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Nature Nut: To some riders, bike lanes are 'terrifying'

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Bike lanes that crisscross roadways "terrify" some bikers and confuse many drivers. Many bike riders are concerned bike trails are deteriorating, while money is being put into bike lanes which only a few can, or will, access.
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During the years, I have found one way to appreciate the natural environment is to slow down a bit and take in surroundings from the seat of a bike.

Walking, while it allows for closer observations, is slow, does not cover as much ground and certainly was not liked by my knees.

So while I don’t consider myself a biker in the truest sense of the word, I do put in about a thousand biking miles a year, mostly around Rochester on bike trails, sidewalks and occasionally roads, to burn up calories, not gas and money. And even though I disliked the destruction of natural river habitat it caused, I certainly welcomed the addition of the many miles of bike trails that flood control added decades ago.

But, I also am finding as a car driver that city roadways are getting more crowded, and I often feel bike lanes installed in the past decade or so are adding to the problem. What really causes me to question them is what I perceive as a lack of people using them. A few years ago, I went a full year without seeing anyone using designated bike lanes, and my recent observations conclude use has not changed much since.

As a science person, I tend to look to data to make decisions, so last summer I decided to contact local officials to see if there was any real data on bike lane use in Rochester. But all I was given were numbers saying bike ridership was on the increase. There was no real data on bike lane use.

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So, being retired with some free time, I decided to gather some "real" data myself. I selected two sites on nice summer days during late afternoon weekday rush hour, when bike commuting should be at a peak. One was West River Parkway between Elton Hills and 37th Street and the other along West Silver Lake Drive.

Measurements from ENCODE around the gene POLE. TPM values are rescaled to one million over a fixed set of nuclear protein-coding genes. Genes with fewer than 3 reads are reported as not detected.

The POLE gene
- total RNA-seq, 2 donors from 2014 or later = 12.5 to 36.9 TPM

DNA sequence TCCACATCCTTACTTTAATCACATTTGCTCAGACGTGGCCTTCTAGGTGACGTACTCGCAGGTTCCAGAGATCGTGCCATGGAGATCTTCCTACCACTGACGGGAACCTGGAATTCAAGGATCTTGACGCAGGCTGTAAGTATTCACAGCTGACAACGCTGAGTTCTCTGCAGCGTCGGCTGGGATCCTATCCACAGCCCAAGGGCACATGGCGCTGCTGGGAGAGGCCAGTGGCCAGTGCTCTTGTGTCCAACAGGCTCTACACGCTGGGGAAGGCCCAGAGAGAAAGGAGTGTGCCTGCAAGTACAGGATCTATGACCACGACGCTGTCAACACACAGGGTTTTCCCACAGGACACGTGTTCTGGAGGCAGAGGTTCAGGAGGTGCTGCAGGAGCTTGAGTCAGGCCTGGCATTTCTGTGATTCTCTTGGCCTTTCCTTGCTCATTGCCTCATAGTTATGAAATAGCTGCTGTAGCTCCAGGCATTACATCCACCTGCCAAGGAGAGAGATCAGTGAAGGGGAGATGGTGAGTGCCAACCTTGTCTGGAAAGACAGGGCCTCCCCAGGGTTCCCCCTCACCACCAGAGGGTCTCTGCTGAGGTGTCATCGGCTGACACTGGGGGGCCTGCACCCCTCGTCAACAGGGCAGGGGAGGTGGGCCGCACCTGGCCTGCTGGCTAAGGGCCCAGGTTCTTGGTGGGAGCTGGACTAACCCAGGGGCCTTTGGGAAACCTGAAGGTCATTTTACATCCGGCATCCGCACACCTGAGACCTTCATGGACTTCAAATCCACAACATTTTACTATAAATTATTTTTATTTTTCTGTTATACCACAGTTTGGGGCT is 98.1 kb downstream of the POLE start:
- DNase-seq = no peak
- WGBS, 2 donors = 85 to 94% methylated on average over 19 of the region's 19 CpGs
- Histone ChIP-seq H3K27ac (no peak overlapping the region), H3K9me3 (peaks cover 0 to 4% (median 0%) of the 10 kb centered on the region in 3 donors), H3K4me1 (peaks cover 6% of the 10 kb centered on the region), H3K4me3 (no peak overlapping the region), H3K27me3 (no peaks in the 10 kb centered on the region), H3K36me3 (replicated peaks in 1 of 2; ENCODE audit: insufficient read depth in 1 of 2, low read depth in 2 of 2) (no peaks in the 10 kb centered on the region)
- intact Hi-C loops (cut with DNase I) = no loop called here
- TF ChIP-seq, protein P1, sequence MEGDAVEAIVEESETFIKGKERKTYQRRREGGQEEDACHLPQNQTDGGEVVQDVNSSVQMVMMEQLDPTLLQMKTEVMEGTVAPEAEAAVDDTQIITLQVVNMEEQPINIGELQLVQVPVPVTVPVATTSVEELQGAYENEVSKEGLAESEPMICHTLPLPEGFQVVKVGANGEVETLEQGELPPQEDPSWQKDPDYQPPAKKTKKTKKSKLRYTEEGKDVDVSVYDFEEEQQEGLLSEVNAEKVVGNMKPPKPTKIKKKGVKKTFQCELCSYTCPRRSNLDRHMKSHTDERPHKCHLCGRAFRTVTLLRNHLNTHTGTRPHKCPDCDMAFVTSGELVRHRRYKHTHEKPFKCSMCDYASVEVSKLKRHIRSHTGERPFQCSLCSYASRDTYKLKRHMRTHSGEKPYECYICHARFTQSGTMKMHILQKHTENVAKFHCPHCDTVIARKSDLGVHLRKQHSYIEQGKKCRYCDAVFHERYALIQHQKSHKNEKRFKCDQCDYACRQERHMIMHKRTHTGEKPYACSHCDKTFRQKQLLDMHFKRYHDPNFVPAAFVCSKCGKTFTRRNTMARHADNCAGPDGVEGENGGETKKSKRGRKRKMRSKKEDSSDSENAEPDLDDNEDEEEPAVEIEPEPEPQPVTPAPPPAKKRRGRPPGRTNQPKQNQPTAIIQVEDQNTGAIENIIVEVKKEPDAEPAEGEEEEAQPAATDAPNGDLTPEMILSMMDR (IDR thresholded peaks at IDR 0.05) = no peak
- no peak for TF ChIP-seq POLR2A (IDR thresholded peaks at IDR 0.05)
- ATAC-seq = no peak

For one hour at each site, I sat in my lawn chair and recorded all traffic — cars, walkers, joggers, and bikers — with the following results for the Silver Lake survey: Roadway, 1,003 vehicles; bike trail or sidewalks, 30 joggers, 48 bikers, 54 walkers; bike lane, five bikers. I got similar results on West River Parkway.

While doing the Silver Lake count, one inquisitive passerby asked if I was counting geese. When I told her I was observing bike lane use, she said, "I used to ride to work and tried bike lanes — it’s terrifying, especially when lanes cross."

Another passerby, a mother of two young children, told me she likes to bike with her children to preschool, volunteer activities, grocery store, friends’ houses and errands but would not do that on a bike lane. She is concerned, as I am, bike trails are deteriorating, while money is being put into bike lanes which only a few can, or will, access.

I certainly would like to see more people biking, but I will stay on bike trails and sidewalks whenever possible in favor of competing with three-ton vehicles for roadway space. If there was space to have separate bike lanes with barriers, it would certainly be more appealing, but I can’t see how current increased traffic, and limited roadway space, will allow for that.

Moreover, given that fewer than half of Rochester days would be considered good biking days by most people, I am not sure it will catch on as city leaders seem to be betting.

And, contrary to what some think, bike lanes are controversial in many U.S. cities. Just read the Star Tribune, or Google "bike lane controversies" to find U.S. cities that have even removed bike lanes after incurring significant expense putting them in.

So, I would encourage city leaders to gather real data and give Rochester citizens a chance to weigh in on future bike lane plans. The current plan negatively impacts driving, is "terrifying" for some bikers and confuses many drivers — an accident waiting to happen.

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For now, I will just hope I can enjoy biking on trails and some sidewalks and not be forced to use bike lanes.

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